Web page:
POCAHONTAS - State financial aid to public schools should in the future be linked to efforts to improve academic performance by students, according to Gov. Terry Branstad.
Branstad told a Pocahontas audience Tuesday morning that a changing economy and educational advances by other states and countries mean it's time to start doing things differently in Iowa schools. One of the things he said ought to be changed is the current formula, called allowable growth, by which the state gives money to school districts.
''I think that a significant amount of the resources will be tied to things that are focused on improving student achievement,'' he said. ''I'll be very open and frank about that. If you look over the last 20 years we've put a lot of additional money into education. We haven't necessarily seen the improvement in student achievement. But I think we want to try to really align our resources with things that we think will get us improved student achievement.''
Iowa Gov. Terry Branstad speaks during a town hall meeting he and Lt. Gov. Kim Reynolds held Tuesday morning in the Pocahontas High School to discuss education issues. State funding for school districts and potential new leadership roles for teachers were two of the subjects they addressed.
He and Lt. Gov. Kim Reynolds didn't offer specifics on how aid to schools would be linked to student achievement when they spoke at a town hall meeting dedicated to education. The meeting was held in the recently remodeled and expanded Pocahontas High School. About 100 people, including high school social studies and government students, attended.
Branstad and Reynolds outlined some ideas they have for improving schools, but provided few details on how those ideas could become reality. Some education task forces appointed by the governor are to submit reports in October. Branstad said he will review those reports, and then prepare specific recommendations to be given to the legislature in January.
The governor does plan to revisit one issue from this year's legislative session - a teacher accountability plan that did not become law. Following the town hall meeting, Branstad said the proposal would require that evaluations of teachers and principals be based at least in part on student achievement.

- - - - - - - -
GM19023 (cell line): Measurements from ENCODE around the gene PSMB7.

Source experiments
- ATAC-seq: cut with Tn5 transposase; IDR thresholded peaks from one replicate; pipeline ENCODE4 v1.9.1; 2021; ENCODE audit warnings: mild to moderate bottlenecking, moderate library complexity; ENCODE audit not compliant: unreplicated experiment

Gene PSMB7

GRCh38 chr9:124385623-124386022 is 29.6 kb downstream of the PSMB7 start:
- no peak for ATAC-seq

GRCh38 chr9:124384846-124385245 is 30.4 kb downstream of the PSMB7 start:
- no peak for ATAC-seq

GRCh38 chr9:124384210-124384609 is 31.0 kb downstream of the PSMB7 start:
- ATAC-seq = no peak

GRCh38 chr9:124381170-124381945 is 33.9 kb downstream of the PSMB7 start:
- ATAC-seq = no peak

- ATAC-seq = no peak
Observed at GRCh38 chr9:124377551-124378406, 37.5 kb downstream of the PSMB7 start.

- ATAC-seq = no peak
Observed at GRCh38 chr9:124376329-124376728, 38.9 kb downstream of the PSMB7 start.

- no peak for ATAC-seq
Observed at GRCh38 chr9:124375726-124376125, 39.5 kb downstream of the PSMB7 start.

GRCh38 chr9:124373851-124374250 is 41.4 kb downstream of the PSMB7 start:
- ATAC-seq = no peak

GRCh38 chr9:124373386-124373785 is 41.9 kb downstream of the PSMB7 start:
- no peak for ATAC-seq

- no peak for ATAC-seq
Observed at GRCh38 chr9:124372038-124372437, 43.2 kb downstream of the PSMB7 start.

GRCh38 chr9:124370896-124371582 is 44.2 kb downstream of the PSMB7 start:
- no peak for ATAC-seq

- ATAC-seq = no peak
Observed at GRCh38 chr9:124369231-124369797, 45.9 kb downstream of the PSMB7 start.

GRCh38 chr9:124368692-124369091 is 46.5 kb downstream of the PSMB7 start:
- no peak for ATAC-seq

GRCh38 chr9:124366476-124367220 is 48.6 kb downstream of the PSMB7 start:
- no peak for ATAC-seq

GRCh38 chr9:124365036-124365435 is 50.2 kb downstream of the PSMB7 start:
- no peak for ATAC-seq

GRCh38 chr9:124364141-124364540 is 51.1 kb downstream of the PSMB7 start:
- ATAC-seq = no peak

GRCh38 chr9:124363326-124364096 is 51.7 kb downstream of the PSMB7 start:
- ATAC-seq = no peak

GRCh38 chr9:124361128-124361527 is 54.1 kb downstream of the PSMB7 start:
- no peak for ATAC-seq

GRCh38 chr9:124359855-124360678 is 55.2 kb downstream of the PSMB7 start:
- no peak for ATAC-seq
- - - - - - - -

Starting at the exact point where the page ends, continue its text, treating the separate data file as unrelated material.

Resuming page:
''We are absolutely committed to that,'' he said.
He said that such an accountability program is needed so that Iowa can get a waiver from the requirements of the federal No Child Left Behind law.
Creating new leadership positions for teachers was one of the major ideas Branstad and Reynolds talked about Tuesday. Branstad said school principals cannot provide all the instructional leadership that is needed.
''Adopting policies that put teachers in leadership positions is really a hallmark of high performing school systems around the world,'' Reynolds said.
She said teachers in such roles would take on additional responsibilities, such as mentoring younger colleagues, and would be paid more. She acknowledged that not every teacher will want those added duties, but said she and Branstad believe they should have that option.
The lieutenant governor said the Branstad administration is considering an overhaul of how teachers are paid, which would include higher base pay. She said a new system should also reward those who teach in the ''most difficult schools'' and those who teach mathematics and science. The administration has recently placed an increased emphasis on science, technology, engineering and mathematics education.
Longer school years and school days are also being considered, according to the governor.
Branstad asked those gathered at the meeting to press lawmakers for education reforms.
''You can make it clear to candidates seeking election or re-election to the legislature that you expect them next session to adopt reform policies that will raise achievement for all of Iowa's students,'' he said.
The meeting Tuesday was the second time in a month that Branstad and Reynolds visited the area and offered some hints of their priorities for the 2013 legislative session. On Aug. 8, they went to Rockwell City. At that time Branstad said he would consider raising the state's gasoline tax as part of a package that also decreased income and property taxes.